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ISRO gearing up for Gaganyaan mission's first abort test of crew escape system this month-end

BENGALURU (PTI): ISRO plans to undertake an inflight abort test of the crew escape system by this month-end using a test vehicle developed as part of the country's ambitious maiden human spaceflight venture Gaganyaan.

"Preparations are going on. All vehicle systems have reached Sriharikota (for the launch). Final assembly is progressing. We are getting ready for launch by the end of October," Director of Vikram Sarabhai Space Centre (VSSC) S Unnikrishnan Nair told PTI on Thursday.

"(With) this crew escape system, we will demonstrate (validate) in different conditions like high dynamic pressure and for transonic conditions," Nair added.

Thiruvananthapuram-based VSSC is the lead centre of ISRO under the Department of Space.

An ISRO official said the crew escape system (CES) is the most important element in Gaganyaan.

According to ISRO officials, this month's launch of the test vehicle TV-D1 would be the first of the four abort missions of the Gaganyaan programme. It would be followed by the second test vehicle TV-D2 mission and first uncrewed mission of Gaganyaan (LVM3-G1).

The second series of test vehicle missions (TV-D3 & D4) and LVM3-G2 mission with robotic payload is planned next. The crewed mission is planned based on the outcome of the successful test vehicle and the missions in which no crew is on board, they said.

The test vehicle is a single-stage rocket, based on liquid propulsion, developed to validate the CES performance at different critical Mach numbers but Nair said it can be used for many purposes including space tourism.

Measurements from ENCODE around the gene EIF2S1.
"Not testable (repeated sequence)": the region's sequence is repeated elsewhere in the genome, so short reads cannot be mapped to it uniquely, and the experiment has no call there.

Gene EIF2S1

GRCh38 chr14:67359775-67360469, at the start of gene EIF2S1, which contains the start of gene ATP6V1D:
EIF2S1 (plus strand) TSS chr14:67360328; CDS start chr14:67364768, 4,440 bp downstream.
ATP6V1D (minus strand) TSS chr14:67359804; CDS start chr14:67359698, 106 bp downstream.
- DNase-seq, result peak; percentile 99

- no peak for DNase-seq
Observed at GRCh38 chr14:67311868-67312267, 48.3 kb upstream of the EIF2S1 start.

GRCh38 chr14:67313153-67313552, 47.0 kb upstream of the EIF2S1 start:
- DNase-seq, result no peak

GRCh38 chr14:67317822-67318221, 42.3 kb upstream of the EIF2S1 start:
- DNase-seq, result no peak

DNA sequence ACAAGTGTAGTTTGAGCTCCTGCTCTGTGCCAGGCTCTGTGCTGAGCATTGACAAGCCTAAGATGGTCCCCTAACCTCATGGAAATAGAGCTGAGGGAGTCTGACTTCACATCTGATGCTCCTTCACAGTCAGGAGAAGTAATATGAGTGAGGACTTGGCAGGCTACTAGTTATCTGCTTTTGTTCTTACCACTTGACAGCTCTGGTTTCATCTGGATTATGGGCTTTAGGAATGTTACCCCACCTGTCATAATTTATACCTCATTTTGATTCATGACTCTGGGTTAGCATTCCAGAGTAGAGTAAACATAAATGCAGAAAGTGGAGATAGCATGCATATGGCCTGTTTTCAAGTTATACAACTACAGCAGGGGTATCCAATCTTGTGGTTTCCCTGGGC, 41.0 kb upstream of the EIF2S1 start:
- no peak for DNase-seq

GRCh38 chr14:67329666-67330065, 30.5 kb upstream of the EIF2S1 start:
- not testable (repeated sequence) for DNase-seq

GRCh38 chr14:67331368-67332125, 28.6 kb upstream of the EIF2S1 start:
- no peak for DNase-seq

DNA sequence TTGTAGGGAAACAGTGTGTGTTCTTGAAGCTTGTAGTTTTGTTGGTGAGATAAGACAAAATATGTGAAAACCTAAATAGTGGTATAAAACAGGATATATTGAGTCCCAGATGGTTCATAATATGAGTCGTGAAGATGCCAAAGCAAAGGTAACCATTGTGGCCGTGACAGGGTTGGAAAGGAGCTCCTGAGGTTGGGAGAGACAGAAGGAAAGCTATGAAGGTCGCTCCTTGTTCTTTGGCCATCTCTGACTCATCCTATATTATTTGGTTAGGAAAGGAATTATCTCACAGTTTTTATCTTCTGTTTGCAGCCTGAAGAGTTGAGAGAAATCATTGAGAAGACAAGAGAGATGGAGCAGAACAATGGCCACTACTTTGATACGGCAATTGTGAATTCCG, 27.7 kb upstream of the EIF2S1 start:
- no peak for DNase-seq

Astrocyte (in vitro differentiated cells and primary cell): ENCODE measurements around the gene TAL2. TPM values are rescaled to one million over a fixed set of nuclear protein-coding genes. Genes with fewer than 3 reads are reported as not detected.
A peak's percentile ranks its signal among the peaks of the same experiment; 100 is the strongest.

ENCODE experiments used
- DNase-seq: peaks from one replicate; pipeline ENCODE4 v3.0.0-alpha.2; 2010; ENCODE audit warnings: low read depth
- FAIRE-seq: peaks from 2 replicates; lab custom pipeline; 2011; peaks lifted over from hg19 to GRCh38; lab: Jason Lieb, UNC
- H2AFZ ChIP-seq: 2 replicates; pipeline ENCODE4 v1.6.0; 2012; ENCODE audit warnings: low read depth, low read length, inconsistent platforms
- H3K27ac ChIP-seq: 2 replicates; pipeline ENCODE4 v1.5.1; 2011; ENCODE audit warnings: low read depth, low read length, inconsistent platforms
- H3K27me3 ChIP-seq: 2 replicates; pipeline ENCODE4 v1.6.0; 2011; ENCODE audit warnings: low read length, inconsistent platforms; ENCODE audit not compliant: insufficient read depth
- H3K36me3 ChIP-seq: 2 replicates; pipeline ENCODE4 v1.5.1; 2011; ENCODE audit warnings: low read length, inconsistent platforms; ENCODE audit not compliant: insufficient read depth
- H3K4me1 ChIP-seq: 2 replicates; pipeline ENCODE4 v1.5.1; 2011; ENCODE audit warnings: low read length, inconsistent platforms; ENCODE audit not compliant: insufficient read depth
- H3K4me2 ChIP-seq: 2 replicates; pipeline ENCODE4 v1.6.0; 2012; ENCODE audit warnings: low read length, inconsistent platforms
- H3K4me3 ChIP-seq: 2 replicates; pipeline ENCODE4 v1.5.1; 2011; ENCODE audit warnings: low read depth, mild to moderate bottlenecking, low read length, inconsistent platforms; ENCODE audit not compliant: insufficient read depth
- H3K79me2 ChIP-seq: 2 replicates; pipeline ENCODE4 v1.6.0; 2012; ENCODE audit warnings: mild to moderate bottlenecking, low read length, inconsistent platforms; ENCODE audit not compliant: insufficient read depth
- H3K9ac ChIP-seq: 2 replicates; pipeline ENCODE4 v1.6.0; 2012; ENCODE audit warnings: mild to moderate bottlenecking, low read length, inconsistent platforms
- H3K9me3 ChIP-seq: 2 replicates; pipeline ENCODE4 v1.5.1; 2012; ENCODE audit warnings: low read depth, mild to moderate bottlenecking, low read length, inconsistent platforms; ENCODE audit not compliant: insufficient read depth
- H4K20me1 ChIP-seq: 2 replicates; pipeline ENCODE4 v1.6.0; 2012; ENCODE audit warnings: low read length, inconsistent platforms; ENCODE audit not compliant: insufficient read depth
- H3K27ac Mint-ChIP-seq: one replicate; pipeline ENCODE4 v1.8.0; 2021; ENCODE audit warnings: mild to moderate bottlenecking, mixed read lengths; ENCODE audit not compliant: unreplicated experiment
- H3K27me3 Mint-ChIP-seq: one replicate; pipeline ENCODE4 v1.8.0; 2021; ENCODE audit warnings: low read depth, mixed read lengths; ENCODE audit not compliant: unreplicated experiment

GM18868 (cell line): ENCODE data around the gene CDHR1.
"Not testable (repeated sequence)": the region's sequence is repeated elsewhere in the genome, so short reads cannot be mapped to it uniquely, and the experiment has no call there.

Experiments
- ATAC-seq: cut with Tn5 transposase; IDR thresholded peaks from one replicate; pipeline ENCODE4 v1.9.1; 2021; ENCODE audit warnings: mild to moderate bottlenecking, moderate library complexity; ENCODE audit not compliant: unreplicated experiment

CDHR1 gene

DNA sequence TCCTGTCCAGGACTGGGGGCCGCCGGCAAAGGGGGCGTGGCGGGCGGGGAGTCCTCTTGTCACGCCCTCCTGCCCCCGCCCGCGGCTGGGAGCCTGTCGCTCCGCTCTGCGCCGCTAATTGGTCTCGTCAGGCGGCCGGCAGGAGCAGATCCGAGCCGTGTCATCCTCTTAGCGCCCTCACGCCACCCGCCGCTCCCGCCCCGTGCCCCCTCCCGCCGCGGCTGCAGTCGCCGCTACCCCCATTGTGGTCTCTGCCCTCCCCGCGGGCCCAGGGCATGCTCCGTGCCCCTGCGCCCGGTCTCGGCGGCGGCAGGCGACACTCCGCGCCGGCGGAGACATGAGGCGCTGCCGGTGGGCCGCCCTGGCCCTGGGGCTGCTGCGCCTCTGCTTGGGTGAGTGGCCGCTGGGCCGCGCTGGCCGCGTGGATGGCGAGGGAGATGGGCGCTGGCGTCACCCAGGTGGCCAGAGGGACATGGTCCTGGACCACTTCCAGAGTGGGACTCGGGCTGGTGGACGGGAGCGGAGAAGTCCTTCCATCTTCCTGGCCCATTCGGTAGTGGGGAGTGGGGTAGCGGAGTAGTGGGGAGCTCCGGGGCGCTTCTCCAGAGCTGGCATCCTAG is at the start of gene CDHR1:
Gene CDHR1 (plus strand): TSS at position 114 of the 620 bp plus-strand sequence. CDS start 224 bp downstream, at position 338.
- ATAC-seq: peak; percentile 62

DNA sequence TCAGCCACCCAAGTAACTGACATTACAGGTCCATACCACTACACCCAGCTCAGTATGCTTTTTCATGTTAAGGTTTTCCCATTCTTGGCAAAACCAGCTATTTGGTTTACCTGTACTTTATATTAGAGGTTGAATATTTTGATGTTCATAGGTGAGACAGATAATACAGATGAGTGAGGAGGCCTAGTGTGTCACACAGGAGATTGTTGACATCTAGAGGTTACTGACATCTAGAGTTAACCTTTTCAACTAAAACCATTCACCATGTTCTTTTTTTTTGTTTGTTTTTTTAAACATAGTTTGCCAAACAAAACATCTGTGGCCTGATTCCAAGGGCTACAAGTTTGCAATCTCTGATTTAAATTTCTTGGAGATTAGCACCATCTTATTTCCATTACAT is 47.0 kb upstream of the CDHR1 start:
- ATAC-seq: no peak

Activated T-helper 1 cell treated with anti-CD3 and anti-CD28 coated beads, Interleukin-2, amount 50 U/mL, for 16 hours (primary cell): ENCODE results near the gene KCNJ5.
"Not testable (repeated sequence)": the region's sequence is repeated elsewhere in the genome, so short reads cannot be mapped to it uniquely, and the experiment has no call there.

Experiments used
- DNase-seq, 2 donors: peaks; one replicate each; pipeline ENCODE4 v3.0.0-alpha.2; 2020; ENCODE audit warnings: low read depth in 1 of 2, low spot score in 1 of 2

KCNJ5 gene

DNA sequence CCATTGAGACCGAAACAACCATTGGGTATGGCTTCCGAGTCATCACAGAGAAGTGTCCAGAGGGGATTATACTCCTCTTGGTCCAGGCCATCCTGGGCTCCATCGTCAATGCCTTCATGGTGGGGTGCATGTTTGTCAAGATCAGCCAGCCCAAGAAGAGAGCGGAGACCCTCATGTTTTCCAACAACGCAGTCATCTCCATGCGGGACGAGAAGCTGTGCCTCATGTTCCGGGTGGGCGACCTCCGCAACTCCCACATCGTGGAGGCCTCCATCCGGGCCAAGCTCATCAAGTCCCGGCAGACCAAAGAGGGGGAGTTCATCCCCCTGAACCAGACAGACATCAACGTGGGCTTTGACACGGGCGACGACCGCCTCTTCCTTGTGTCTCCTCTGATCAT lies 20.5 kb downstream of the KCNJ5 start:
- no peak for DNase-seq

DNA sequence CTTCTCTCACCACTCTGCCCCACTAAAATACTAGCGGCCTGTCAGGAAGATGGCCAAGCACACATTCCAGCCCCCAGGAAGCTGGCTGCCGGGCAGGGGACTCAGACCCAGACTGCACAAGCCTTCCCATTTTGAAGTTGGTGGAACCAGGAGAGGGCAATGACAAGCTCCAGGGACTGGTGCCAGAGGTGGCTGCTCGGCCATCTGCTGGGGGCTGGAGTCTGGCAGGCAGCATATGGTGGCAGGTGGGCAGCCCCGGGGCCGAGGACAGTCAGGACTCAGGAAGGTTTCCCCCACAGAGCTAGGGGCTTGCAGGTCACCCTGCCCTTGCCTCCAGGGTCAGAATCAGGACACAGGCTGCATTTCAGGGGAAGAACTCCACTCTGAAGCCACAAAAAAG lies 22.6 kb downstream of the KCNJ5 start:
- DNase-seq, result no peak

"We are taking (the test vehicle) to transonic conditions. That means crossing the Mach number of one. We will go to something like Mach number of 1.2. That reaches around 12 km altitude. From there, the escape system will be activated, and that will go some 20 km, and from there the crew module will be released," he explained.

"This vehicle can be used for space tourism, if any industry is interested. Same vehicle can take a crew module to 100 km and then come back. That's possible. If anybody is interested, this vehicle can be used for that," Nair said.

The Crew Module is habitable with Earth-like environment in space for the crew. It is of double-walled construction consisting of a pressurised metallic inner structure and unpressurised external structure with thermal protection system.

It houses the crew interfaces, human centric products, life support system, avionics and deceleration systems. It is also designed for re-entry to ensure safety of the crew during descent till touchdown.

According to ISRO officials, the Gaganyaan project would demonstrate India's capability of taking a crew of two to three members to a circular orbit of about 400 km around the earth for a one-to-three days mission and bring them back safely to earth, by landing in a designated location in Indian sea waters.

The LVM3 rocket, the heavy lift launcher of ISRO, is identified as the launch vehicle for the Gaganyaan mission. It consists of solid stage, liquid stage and cryogenic stage. All systems in LVM3 are re-configured to meet human rating requirements and christened Human Rated LVM3 (HLVM3).

Nair said the LVM3 cannot be used for conducting tests to validate CES, saying it's an expensive rocket.

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